Fifty years later, Friedrich Kasiski cracked the code and published his work using the same technique as Babbage (although this wasn't known until Babbage's work was finally published later). The method used by both is now referred to as the "Kasiski examination."
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Deciphering The 3,000-Year-Old Linear B Changed The Study Of Greek History
In 1878, excavations in Greece undertaken by Minos Kalokairinos revealed a variety of scripts on tablets. One of those scripts was termed Linear B. When it was discovered on the island of Crete, nobody could read it - or even quite knew what language it was. Various scholars tried their hand at deciphering the code, and while progress was made, the code wasn't cracked until Michael Ventris came along in the 1950s.
Earlier scholars helped Ventris by classifying the signs of Linear B, and by the construction of a grid showing various relationships between signs. Writing out a variety of grids and using statistical analysis - and some educated guesses - Ventris finally cracked the code.
In the late 1960s, the Zodiac Killer terrorized the greater San Francisco Bay Area of California. The identity of the Zodiac Killer and the final tally of his victims is still not known, but one part of the case has finally been solved. The case was notable for the letters that the killer would send to local news outlets as well as live on-air phone calls he would make.
After slaying his last (known) victims, the Zodiac sent a cryptogram to The San Francisco Chronicle. The coded puzzle contained 340 characters. The FBI, as well as amateur code-breakers, worked on cracking the code for 50 years. In December 2020, an international team finally succeeded. After realizing it was a transposition cipher, the team simply needed to discover the rules used in the cipher that determined the reorganization of the letters. They then created a software app to help them finish solving the puzzle.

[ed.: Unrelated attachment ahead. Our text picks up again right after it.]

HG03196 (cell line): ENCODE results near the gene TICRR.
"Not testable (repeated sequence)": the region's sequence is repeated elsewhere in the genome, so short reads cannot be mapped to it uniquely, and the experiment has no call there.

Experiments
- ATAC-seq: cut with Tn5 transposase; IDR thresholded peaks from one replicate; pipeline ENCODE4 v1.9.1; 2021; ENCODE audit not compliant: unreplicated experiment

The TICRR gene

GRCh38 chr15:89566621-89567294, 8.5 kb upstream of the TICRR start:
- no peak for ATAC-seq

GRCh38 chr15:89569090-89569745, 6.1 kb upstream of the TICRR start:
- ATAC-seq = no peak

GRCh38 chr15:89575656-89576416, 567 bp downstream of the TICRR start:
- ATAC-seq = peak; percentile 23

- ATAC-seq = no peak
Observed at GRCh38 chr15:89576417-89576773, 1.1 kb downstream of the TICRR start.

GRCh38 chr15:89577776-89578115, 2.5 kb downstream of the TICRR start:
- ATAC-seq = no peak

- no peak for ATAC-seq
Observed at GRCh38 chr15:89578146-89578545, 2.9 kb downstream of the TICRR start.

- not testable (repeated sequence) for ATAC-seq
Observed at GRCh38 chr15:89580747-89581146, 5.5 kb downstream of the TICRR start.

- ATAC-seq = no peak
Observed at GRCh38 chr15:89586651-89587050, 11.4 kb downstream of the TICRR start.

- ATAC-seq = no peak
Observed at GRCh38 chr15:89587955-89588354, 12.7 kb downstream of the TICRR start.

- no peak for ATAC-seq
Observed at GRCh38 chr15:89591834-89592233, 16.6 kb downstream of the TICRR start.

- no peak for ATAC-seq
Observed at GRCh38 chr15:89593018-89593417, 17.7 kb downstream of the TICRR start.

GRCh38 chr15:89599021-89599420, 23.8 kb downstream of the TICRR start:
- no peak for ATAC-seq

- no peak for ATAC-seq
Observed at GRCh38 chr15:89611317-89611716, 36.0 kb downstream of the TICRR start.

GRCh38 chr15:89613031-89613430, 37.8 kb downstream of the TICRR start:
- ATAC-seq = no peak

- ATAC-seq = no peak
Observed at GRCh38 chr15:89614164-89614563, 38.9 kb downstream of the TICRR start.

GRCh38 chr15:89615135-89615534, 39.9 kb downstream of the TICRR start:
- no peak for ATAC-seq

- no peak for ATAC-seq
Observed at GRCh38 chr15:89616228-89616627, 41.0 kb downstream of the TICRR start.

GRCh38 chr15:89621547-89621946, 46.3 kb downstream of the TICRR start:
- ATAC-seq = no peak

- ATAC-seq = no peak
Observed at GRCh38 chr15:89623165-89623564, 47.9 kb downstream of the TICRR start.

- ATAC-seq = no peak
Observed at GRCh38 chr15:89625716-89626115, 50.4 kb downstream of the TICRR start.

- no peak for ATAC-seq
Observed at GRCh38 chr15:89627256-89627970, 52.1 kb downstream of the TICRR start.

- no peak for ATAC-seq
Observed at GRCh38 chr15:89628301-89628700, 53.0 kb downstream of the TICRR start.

Although the cracked code has been confirmed by the FBI as authentic, it does nothing else to reveal any information about Zodiac's potential identity.
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Breaking The 300-Year-Old Copiale Cipher Revealed The Rituals Of A Secret Society
Containing traditional Roman letters as well as unique symbols, the Copiale Cipher earned its name from one of the few plain text words found on the cipher: copiale. The cipher dates back to around 1770 and was written on green and gold brocade paper. The cipher was hidden in the East Berlin Academy until after the Cold War.
An international team of researchers transcribed the text into a version that could be read by a machine. These researchers tried to decode the cipher with the letters from 80 different languages, with no luck. They then realized that the Roman characters in the cipher meant nothing and were simply included to confuse possible codebreakers. They then discovered that the shapes of the symbols held a major key to decoding the text - similar shapes represented the same letter or group of letters.
This discovery led the researchers to discern that the coded text was German. Once the code was cracked, it became clear that the text belonged to a secret society that called itself the "Oculist Order." The group had a fascination with eyes and eye surgery, and the Copiale cipher revealed the political goals and secret rituals of the society, such as an initiation ceremony that required the prospect to put on glasses and read a blank page.